Shortly after the full extent of the financial crisis had become clear, I remember saying in a meeting that at least now the position of those who took an extreme neoliberal position (markets are always right, the state just gets in the way of progress) would no longer be taken seriously. I could not have been more wrong. But in a way I think that the ‘surprising’ strength of the radical left (by which I mean those who are not the established centre left) in the US, UK and perhaps some European countries reflects exactly this contradiction.
We need only to consider the position of the financial sector to understand this contradiction. That sector was by far the major cause of the largest recession since WWII, and yet it is now in essentially the same position as it was before the crisis. There are no purely economic reasons why this has to be so: economists know that it is perfectly possible to make fundamental changes to this sector that could significantly reduce the chance of another crisis at little cost, but such possibilities are just not on the political agenda. For example, Admati and Helwig have convincingly argued that the problem with banks is very low capital requirements, but actual reforms have been marginal.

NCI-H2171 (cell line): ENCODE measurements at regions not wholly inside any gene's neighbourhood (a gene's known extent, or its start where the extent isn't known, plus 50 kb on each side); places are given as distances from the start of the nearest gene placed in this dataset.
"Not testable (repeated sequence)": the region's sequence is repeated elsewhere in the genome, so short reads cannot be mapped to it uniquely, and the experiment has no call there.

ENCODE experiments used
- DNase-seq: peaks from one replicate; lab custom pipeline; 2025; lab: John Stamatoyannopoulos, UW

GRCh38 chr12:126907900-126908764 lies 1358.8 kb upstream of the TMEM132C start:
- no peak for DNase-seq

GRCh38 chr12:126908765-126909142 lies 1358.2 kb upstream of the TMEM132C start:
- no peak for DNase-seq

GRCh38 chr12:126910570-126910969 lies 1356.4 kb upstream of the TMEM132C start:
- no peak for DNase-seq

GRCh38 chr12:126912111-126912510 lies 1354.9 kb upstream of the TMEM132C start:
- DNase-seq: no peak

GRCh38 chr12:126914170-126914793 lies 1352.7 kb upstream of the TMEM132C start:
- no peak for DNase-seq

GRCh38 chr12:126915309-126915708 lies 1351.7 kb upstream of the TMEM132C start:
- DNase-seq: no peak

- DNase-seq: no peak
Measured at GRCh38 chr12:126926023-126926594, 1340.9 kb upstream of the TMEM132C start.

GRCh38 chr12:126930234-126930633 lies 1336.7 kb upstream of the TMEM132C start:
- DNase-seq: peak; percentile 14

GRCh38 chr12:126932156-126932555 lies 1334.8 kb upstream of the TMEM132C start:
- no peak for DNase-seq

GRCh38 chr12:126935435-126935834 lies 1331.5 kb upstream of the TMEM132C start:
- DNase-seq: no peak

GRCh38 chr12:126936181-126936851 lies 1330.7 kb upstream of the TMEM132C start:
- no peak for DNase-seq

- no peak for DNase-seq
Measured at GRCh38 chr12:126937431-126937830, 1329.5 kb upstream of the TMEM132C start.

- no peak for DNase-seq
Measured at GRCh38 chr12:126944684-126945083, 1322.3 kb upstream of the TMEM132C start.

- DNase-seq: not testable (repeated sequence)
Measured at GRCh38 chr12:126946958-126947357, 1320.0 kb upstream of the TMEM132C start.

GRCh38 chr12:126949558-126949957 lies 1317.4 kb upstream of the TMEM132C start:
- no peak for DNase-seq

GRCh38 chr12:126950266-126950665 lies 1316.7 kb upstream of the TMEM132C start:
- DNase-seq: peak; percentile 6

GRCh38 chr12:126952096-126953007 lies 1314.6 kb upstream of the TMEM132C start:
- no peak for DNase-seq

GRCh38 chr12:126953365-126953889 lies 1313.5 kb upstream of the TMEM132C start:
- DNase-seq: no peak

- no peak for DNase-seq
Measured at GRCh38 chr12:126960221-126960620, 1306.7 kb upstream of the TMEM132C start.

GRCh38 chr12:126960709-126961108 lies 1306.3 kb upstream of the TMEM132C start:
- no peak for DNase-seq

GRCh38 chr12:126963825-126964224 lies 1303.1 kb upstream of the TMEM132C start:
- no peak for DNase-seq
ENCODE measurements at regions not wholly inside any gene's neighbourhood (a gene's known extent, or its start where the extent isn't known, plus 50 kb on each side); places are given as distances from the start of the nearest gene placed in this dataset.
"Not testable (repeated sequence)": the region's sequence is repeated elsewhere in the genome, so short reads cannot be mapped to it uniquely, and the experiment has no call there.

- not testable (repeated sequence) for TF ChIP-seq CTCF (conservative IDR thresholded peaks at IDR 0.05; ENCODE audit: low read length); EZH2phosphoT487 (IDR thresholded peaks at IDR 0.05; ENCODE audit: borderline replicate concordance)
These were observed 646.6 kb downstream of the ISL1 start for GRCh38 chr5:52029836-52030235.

The reason is straightforward: the financial sector has political power. Many on the centre left seem too timid or too ignorant to talk about this power publicly, and are therefore unwilling to challenge it. The political right and it's media machine help divert those who have little interest in politics and economics into believing that their problems are really due to too many migrants or too generous welfare payments. Those who are members or supporters of left wing political parties tend to have a better understanding of what is going on. To put it simply, a sector that caused a great deal of harm and cost us all a great deal has got away largely unscathed such that it could easily do it all again.
But it gets much worse. The right has succeeded in morphing the financial crisis into an imagined crisis in financing government debt (or, in the Eurozone with the ECB’s help, into an actual crisis) which required a reduction in the size of the state that neoliberals dream about. The financial crisis, far from exposing neoliberal flaws, has led to its triumph. Confronted with this extraordinary turn of events, many of those on the centre left want to concede defeat and accept austerity!
That is all scandalous, and if the left’s established leaders will not recognise this, it is not surprising that party members and supporters will look elsewhere to those who do. Now wise heads may warn that the radical left has in many cases not grasped the nature of the problem and are simply repeating old slogans, and worse still that voting for radical leaders may deny the left the chance for power, but inevitably this can sound just like the appeasement of many on the centre left. What Corbyn’s victory shows Democrats in the US is the power of the contradiction between the global financial crisis and where we are now.